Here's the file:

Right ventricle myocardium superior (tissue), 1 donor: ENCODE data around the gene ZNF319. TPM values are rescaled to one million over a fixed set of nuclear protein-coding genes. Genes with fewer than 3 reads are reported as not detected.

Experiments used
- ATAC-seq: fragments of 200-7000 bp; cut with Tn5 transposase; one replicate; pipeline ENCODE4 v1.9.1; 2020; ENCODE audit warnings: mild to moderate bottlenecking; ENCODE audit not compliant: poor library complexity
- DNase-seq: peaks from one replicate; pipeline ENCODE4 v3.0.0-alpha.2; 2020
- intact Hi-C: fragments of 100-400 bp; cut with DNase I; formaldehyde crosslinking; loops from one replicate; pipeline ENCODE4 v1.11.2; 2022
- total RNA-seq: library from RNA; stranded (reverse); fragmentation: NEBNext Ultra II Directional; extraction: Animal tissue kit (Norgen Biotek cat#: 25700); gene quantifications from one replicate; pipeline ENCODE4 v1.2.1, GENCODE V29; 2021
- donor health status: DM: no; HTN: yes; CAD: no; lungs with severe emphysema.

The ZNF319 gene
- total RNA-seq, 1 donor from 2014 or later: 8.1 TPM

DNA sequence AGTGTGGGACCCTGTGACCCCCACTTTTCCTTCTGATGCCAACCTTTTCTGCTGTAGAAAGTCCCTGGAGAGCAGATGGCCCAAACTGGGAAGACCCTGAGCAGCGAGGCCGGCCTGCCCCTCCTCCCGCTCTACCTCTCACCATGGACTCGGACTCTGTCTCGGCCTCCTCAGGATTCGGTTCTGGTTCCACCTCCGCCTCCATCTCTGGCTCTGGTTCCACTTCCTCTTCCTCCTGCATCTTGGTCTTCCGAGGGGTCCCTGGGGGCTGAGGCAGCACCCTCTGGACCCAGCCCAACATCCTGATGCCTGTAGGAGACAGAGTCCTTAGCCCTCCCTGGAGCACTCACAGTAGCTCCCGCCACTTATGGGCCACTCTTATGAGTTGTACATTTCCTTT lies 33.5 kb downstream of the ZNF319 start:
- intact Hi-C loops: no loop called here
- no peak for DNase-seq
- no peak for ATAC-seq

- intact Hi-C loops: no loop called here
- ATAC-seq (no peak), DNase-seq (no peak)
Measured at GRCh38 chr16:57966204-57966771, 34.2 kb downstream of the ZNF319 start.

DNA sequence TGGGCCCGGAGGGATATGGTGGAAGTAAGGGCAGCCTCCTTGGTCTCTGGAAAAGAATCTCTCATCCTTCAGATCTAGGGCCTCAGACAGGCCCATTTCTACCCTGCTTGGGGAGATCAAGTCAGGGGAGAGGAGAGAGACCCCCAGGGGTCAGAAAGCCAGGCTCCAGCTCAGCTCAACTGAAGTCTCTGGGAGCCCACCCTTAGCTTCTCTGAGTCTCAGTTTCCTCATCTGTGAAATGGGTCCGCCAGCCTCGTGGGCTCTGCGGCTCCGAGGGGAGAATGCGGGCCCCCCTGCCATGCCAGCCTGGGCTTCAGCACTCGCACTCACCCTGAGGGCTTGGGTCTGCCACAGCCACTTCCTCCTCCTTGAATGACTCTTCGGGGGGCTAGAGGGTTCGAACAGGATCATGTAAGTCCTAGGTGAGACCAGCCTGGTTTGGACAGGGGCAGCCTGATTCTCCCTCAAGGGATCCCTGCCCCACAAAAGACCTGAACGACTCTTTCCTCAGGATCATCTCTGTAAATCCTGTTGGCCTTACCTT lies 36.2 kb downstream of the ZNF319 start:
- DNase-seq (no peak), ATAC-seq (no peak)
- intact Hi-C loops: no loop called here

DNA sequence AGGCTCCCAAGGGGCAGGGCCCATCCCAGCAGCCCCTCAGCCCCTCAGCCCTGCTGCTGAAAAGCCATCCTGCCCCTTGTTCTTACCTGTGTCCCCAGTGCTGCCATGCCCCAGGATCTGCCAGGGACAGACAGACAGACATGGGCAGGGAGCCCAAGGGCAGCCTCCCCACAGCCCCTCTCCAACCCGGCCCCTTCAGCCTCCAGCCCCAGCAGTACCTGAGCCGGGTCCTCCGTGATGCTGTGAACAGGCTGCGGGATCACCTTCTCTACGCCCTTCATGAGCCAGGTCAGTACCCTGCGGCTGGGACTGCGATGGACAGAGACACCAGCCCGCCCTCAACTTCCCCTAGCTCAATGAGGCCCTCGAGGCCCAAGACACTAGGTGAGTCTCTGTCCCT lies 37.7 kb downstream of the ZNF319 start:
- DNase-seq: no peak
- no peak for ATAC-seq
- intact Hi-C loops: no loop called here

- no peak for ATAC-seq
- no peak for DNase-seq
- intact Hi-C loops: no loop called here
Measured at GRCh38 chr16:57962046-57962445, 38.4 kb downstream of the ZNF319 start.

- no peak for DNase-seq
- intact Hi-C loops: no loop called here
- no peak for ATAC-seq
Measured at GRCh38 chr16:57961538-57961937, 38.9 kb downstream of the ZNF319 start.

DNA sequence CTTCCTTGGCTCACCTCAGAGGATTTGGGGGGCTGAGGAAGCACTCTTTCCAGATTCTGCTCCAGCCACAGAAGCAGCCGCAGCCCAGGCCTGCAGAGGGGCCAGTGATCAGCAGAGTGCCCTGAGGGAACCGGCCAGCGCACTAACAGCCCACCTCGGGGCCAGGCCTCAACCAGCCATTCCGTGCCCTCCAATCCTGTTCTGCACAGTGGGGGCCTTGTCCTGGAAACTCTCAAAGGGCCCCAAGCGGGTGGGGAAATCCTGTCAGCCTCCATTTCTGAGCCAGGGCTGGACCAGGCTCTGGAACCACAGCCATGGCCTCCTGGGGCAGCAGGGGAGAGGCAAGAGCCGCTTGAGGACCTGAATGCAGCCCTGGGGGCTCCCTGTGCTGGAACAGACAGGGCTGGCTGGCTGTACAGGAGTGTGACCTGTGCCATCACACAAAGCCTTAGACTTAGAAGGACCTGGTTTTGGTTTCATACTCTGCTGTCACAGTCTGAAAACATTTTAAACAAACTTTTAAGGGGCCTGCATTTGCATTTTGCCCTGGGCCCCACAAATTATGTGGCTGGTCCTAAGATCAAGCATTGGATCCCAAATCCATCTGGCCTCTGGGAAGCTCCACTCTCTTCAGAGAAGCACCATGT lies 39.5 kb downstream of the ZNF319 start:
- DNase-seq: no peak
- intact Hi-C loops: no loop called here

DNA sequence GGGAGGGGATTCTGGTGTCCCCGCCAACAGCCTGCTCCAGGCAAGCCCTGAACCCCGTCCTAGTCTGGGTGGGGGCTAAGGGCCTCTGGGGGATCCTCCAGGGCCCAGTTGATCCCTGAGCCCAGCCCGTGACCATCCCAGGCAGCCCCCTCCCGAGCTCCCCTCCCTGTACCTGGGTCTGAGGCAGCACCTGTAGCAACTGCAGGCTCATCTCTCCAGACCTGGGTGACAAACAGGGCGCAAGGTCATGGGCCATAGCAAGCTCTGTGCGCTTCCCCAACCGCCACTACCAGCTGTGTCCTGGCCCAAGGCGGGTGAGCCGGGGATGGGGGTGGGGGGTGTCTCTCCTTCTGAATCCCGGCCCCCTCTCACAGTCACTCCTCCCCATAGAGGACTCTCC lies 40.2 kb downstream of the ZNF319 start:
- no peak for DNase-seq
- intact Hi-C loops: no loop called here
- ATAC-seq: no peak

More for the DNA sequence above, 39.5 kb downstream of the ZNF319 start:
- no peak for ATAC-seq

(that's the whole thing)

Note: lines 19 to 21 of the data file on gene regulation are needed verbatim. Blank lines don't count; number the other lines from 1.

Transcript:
- intact Hi-C loops: no loop called here

DNA sequence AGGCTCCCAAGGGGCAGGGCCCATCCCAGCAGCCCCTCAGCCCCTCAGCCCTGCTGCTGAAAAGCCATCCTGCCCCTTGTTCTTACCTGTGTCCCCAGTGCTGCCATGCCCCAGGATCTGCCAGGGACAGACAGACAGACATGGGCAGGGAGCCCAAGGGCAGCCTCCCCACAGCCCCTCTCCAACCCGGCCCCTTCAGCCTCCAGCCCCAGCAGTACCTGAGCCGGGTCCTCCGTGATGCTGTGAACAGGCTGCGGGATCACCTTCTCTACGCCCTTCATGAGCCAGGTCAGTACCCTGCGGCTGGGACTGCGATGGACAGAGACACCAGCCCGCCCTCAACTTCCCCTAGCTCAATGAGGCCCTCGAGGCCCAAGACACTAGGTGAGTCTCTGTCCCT lies 37.7 kb downstream of the ZNF319 start:
- DNase-seq: no peak